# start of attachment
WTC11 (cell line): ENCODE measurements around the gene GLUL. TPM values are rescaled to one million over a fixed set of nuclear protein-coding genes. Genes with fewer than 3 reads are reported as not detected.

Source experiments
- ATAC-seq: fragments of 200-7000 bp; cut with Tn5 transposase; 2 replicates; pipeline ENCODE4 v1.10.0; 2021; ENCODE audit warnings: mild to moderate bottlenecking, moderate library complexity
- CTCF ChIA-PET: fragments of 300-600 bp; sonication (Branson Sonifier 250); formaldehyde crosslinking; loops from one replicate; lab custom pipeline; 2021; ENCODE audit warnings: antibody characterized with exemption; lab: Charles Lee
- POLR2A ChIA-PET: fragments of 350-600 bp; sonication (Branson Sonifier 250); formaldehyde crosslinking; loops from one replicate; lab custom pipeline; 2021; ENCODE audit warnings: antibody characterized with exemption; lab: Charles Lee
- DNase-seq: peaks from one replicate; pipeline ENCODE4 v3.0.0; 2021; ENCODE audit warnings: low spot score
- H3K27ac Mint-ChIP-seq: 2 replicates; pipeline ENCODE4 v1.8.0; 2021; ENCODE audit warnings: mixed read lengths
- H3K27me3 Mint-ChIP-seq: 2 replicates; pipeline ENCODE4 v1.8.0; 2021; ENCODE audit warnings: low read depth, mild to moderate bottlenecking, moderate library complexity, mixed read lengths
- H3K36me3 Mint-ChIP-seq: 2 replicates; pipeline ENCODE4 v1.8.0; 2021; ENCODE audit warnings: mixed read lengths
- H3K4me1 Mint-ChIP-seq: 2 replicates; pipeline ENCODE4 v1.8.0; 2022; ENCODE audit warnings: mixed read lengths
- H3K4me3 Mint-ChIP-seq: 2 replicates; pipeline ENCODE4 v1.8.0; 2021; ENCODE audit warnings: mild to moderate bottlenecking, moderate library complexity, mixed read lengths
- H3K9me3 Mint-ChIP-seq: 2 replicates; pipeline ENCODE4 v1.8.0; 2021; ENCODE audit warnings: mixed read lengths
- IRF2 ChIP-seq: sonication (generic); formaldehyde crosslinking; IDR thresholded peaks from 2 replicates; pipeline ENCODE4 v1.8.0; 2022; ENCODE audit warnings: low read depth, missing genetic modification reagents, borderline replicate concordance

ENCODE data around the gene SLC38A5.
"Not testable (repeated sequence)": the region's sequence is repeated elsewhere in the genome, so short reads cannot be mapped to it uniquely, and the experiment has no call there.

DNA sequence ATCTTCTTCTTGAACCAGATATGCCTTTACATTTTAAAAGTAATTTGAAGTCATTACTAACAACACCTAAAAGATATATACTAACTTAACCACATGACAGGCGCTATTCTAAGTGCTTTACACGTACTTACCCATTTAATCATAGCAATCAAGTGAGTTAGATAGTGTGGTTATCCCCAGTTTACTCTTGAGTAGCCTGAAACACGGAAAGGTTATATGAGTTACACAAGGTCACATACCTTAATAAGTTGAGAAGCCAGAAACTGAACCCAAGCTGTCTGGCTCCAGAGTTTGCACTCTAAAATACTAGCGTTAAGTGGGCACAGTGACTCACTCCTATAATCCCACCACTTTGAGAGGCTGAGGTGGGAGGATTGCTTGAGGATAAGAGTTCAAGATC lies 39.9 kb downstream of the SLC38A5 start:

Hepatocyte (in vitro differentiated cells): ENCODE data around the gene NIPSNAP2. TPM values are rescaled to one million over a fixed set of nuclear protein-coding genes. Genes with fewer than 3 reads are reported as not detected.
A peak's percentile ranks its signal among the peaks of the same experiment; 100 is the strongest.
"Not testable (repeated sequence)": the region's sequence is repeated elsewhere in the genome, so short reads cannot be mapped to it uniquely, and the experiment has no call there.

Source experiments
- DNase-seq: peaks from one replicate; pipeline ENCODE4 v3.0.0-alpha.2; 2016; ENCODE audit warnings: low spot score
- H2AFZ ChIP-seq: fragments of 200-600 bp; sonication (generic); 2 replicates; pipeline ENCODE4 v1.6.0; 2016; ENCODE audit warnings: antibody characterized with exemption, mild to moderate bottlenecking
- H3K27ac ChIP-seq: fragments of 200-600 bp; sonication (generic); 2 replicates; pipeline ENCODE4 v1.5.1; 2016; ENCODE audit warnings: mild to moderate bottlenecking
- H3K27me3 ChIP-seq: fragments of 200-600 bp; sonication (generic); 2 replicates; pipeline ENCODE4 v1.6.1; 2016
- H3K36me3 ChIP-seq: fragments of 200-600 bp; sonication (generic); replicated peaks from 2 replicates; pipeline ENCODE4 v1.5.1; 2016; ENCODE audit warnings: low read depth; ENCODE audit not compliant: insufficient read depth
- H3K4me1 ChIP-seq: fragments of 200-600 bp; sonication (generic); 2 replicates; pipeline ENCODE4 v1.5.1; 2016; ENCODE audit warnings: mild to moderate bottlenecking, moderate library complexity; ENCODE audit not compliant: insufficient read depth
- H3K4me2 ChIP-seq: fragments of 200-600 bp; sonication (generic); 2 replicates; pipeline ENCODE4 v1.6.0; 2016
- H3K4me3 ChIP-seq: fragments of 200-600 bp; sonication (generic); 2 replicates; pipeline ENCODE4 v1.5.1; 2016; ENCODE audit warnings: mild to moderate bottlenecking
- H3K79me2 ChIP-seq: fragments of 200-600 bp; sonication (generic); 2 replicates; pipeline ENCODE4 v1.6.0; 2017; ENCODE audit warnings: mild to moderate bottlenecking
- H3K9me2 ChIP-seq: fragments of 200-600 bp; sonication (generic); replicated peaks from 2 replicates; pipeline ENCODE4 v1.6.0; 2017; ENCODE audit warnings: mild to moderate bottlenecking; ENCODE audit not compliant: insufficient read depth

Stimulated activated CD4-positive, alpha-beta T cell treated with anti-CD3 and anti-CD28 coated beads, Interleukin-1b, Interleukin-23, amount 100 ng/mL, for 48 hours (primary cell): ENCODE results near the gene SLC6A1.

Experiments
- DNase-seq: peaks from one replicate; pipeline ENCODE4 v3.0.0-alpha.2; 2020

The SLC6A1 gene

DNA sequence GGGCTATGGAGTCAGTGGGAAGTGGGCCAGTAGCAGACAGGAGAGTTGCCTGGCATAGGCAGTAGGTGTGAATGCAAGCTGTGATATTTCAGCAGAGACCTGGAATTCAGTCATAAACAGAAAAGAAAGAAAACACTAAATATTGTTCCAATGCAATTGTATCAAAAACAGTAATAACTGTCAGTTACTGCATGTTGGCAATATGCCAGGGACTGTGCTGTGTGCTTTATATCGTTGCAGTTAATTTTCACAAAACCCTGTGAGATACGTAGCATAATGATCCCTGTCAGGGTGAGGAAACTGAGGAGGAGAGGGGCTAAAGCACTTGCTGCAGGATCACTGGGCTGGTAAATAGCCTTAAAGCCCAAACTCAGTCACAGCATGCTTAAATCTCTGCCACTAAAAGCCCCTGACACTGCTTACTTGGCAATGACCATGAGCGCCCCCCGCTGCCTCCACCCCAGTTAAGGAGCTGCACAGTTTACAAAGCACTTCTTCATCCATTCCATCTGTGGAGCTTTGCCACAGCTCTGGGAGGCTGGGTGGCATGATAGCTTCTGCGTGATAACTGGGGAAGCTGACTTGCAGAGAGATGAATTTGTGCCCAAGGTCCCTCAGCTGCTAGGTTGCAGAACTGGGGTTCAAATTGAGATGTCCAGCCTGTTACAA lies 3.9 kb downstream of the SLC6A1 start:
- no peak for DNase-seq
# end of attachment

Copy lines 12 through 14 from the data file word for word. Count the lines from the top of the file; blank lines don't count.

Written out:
- H3K9me3 Mint-ChIP-seq: 2 replicates; pipeline ENCODE4 v1.8.0; 2021; ENCODE audit warnings: mixed read lengths
- IRF2 ChIP-seq: sonication (generic); formaldehyde crosslinking; IDR thresholded peaks from 2 replicates; pipeline ENCODE4 v1.8.0; 2022; ENCODE audit warnings: low read depth, missing genetic modification reagents, borderline replicate concordance

ENCODE data around the gene SLC38A5.